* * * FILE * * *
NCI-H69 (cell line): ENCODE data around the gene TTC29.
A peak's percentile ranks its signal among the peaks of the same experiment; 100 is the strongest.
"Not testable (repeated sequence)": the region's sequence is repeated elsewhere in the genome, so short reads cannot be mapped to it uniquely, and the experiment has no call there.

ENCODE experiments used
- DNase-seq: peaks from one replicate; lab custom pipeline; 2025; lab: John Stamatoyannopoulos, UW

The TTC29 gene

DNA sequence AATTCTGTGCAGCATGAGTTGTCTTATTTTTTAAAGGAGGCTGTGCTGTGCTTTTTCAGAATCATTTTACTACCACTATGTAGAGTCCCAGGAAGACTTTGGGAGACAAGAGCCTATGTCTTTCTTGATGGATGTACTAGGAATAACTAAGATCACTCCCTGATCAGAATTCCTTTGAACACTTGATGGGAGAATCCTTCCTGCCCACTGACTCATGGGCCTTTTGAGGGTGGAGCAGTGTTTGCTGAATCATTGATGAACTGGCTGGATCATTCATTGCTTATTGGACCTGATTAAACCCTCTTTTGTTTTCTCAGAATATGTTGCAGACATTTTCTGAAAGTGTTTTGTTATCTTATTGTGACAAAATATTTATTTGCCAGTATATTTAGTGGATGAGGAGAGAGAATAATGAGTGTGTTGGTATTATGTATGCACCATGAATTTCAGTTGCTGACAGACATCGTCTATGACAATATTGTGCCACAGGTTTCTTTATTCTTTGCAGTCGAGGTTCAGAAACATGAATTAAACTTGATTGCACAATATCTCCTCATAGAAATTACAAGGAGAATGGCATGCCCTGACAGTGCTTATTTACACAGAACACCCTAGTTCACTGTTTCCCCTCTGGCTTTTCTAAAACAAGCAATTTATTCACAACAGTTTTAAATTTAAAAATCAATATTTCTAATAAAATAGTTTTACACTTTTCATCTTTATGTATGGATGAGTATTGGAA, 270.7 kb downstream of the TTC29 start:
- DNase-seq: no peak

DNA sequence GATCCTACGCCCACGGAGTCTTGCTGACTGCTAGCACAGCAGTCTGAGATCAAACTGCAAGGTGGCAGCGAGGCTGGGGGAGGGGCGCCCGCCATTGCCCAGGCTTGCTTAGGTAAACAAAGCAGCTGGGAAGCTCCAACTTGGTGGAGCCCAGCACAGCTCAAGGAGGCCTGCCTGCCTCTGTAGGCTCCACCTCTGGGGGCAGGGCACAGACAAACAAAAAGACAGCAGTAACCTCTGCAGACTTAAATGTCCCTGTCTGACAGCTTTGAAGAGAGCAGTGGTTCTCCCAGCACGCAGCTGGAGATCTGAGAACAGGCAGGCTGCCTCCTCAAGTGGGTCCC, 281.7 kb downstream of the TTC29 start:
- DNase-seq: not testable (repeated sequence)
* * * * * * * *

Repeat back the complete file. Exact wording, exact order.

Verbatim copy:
NCI-H69 (cell line): ENCODE data around the gene TTC29.
A peak's percentile ranks its signal among the peaks of the same experiment; 100 is the strongest.
"Not testable (repeated sequence)": the region's sequence is repeated elsewhere in the genome, so short reads cannot be mapped to it uniquely, and the experiment has no call there.

ENCODE experiments used
- DNase-seq: peaks from one replicate; lab custom pipeline; 2025; lab: John Stamatoyannopoulos, UW

The TTC29 gene

DNA sequence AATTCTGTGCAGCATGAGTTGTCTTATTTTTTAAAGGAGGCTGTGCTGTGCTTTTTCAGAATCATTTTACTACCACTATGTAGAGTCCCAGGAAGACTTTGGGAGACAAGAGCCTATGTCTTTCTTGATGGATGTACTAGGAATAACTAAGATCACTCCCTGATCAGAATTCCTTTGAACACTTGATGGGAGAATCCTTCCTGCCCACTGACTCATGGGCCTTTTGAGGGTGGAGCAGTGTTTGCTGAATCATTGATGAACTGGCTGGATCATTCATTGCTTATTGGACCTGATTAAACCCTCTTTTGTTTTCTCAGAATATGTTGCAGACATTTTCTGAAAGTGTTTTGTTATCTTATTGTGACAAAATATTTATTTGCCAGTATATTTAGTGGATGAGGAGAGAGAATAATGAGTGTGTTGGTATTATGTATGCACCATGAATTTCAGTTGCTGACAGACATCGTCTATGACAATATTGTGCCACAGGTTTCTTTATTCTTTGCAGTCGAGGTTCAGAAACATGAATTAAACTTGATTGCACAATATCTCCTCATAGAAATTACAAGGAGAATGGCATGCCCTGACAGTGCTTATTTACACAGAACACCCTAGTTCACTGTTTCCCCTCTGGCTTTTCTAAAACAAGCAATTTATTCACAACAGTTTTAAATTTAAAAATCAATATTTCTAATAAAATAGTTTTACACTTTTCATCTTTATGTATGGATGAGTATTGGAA, 270.7 kb downstream of the TTC29 start:
- DNase-seq: no peak

DNA sequence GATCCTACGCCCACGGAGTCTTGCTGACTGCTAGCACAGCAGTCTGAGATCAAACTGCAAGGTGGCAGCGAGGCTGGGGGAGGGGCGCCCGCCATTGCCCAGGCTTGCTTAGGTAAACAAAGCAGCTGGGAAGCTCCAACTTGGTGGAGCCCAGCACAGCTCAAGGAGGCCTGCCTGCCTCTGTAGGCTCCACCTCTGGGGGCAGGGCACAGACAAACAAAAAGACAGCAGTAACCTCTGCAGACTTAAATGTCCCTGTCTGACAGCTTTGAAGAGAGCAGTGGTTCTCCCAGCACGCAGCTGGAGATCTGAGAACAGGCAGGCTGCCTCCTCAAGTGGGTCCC, 281.7 kb downstream of the TTC29 start:
- DNase-seq: not testable (repeated sequence)